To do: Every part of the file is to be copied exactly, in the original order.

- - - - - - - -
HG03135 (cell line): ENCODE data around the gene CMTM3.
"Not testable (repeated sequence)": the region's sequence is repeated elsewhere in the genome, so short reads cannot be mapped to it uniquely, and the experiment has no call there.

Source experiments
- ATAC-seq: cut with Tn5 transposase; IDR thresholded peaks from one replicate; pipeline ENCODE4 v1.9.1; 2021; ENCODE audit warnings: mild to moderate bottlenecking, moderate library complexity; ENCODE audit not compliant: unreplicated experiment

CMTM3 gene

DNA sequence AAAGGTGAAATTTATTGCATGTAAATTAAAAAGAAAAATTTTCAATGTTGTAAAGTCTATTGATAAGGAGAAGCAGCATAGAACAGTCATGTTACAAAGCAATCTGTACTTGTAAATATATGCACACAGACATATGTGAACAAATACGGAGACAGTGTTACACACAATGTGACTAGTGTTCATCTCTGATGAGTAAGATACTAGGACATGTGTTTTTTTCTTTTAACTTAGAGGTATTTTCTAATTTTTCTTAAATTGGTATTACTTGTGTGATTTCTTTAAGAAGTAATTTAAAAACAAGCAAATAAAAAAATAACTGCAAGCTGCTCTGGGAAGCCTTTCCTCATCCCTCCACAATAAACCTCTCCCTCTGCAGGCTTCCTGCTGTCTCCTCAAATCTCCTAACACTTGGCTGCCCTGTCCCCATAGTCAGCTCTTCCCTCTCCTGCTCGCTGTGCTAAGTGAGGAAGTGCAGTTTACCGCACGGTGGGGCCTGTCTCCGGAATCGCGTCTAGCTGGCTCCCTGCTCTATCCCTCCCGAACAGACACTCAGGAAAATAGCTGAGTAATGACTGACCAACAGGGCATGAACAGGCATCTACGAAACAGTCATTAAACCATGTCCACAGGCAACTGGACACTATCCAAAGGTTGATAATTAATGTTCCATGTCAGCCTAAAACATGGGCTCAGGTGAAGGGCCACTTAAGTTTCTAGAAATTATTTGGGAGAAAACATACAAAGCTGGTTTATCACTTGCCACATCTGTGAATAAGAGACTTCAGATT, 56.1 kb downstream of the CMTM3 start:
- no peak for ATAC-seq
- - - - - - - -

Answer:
HG03135 (cell line): ENCODE data around the gene CMTM3.
"Not testable (repeated sequence)": the region's sequence is repeated elsewhere in the genome, so short reads cannot be mapped to it uniquely, and the experiment has no call there.

Source experiments
- ATAC-seq: cut with Tn5 transposase; IDR thresholded peaks from one replicate; pipeline ENCODE4 v1.9.1; 2021; ENCODE audit warnings: mild to moderate bottlenecking, moderate library complexity; ENCODE audit not compliant: unreplicated experiment

CMTM3 gene

DNA sequence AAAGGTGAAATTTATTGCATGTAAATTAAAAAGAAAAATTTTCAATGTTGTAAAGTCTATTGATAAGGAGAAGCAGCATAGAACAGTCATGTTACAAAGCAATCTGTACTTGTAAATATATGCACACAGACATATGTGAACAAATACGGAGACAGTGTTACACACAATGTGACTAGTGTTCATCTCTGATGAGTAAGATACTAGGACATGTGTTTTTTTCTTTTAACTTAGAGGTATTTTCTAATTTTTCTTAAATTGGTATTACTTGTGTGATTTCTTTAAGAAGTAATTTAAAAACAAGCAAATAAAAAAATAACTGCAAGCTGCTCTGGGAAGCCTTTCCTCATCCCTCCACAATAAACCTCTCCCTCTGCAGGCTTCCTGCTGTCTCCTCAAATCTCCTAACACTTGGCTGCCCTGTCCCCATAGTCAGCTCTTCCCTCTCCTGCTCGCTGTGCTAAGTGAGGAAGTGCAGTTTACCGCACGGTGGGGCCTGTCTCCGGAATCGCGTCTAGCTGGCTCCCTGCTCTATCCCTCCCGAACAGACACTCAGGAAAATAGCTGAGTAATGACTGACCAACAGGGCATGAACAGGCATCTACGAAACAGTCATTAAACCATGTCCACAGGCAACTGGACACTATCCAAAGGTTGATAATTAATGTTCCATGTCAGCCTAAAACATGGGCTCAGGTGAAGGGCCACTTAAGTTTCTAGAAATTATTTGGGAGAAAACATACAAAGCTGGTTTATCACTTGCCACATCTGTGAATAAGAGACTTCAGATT, 56.1 kb downstream of the CMTM3 start:
- no peak for ATAC-seq